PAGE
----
As major general of the U.S. Army he defeated the British in the Battle of New Orleans in 1815. The private soldiers said of him, “he is as tough as hickory,” and he soon became known as “Old Hickory.”
After the victorious Battle of New Orleans in the War of 1812 Jackson wrote his friend Robert Hays: “It appears that the unerring hand of Providence shielded my men from the shower of balls, bombs, and rockets, when every ball and bomb from our guns carried with them a mission of death.”
Concerning that same battle, Jackson wrote to Secretary of War James Monroe:
“Heaven, to be sure, has interposed most wonderfully in our behalf, and I am filled with gratitude, when I look back to what we have escaped.”
Jackson served two terms as president of the United States from 1829-1837. In 1832 he vetoed the Bank Renewal Bill, preventing the [re-] establishment of the Bank of the United States. [The international banker controlled central bank.]
He said that a federal bank would be detrimental to the freedoms of Americans; that it was “dangerous to have such a concentration of power in the hands of a few men irresponsible to the people … Their power would be great … it would be more formidable and dangerous than the naval and military power of the enemy …”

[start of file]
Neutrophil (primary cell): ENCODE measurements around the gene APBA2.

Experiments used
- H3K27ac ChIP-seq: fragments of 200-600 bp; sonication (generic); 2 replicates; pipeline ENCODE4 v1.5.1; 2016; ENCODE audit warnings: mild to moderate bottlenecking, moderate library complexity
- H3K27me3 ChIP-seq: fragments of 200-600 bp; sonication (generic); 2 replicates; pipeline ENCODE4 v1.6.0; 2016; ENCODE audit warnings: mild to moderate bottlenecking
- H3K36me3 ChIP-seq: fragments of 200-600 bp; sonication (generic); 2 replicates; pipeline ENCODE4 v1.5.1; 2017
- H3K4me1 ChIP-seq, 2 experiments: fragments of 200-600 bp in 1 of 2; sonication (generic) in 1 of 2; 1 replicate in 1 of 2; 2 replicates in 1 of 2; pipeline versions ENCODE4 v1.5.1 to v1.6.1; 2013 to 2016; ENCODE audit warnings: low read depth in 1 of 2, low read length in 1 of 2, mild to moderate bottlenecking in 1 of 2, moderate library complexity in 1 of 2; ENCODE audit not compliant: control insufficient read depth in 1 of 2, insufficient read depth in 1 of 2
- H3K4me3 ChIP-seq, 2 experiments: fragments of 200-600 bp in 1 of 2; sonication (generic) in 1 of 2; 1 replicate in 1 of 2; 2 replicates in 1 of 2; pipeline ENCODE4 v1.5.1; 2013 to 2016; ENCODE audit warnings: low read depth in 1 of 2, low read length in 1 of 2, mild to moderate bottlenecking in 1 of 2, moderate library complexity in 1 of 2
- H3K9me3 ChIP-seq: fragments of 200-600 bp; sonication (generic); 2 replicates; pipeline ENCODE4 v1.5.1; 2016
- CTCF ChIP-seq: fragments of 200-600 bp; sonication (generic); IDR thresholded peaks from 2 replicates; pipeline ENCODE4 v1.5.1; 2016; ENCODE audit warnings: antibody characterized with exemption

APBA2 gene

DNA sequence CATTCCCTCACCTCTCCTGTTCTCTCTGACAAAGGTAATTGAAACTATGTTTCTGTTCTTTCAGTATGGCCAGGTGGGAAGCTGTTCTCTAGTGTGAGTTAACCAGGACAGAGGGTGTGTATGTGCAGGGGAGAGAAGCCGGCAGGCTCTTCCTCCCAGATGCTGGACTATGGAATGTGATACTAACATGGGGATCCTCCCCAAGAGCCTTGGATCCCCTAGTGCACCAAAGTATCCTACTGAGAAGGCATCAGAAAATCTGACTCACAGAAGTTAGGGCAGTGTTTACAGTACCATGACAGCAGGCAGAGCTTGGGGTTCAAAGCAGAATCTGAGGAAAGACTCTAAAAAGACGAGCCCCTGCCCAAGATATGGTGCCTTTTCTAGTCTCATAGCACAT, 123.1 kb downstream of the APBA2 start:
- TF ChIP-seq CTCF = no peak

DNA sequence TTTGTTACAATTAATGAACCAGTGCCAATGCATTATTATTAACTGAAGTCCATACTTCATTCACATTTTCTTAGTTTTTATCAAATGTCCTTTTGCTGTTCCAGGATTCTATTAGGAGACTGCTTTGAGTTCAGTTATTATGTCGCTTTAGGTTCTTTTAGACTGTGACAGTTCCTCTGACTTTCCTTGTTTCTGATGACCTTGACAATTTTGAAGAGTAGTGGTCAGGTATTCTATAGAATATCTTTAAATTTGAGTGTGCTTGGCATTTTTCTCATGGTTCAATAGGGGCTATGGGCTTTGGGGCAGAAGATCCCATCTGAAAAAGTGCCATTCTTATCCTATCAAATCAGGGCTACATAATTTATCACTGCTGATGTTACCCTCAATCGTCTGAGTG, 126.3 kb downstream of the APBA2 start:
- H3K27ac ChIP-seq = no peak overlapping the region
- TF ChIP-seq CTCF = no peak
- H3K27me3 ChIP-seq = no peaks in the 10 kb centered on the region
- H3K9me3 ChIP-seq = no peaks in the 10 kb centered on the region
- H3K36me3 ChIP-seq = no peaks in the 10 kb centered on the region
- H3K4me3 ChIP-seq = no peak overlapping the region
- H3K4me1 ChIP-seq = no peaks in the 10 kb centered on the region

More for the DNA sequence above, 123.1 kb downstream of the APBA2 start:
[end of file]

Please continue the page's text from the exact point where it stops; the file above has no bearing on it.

Jackson took the bold step of withdrawing the government’s deposits from the Bank of the United States, which caused consternation and criticism.
However, by 1835 the national debt was paid off, a unique occurrence in the history of our nation, and at the end of this second term as president, Jackson left a surplus in the Federal Treasury.
When Andrew Jackson was away in Washington, D.C., he wrote to his wife of his faith:
“I trust that the God of Isaac and of Jacob will protect you, and give you health in my absence. In Him alone we ought to trust; He alone can preserve and guide us through this troublesome world, and I am sure He will hear your prayers. We are told that the prayers of the righteous availeth much (James 5:16), and I add mine for your health and preservation until we meet again.”
On March 4, 1833, in his Second Inaugural Address, President Jackson stated:
“… It is my fervent prayer to that Almighty Being … that He will so overrule all my intentions and actions and inspire the hearts of my fellow-citizens that we may be preserved from dangers of all kinds and continue forever a united happy people.”
Jackson wrote to Mary and Andrew Jackson on the death of their firstborn:
“… This charming babe was only given you from your Creator and benefactor … He has a right to take away, and we ought humbly to submit to His will and be always ready to say, blessed be His name. We have one consolation under this severe bereavement, that this babe is now in the bosom of its Saviour.”
In January 1835, a bearded man, at point blank range, fired two pistols at him, but for some reason the guns failed to discharge. The King of England heard of the incident and expressed his concern. President Jackson wrote back, exclaiming: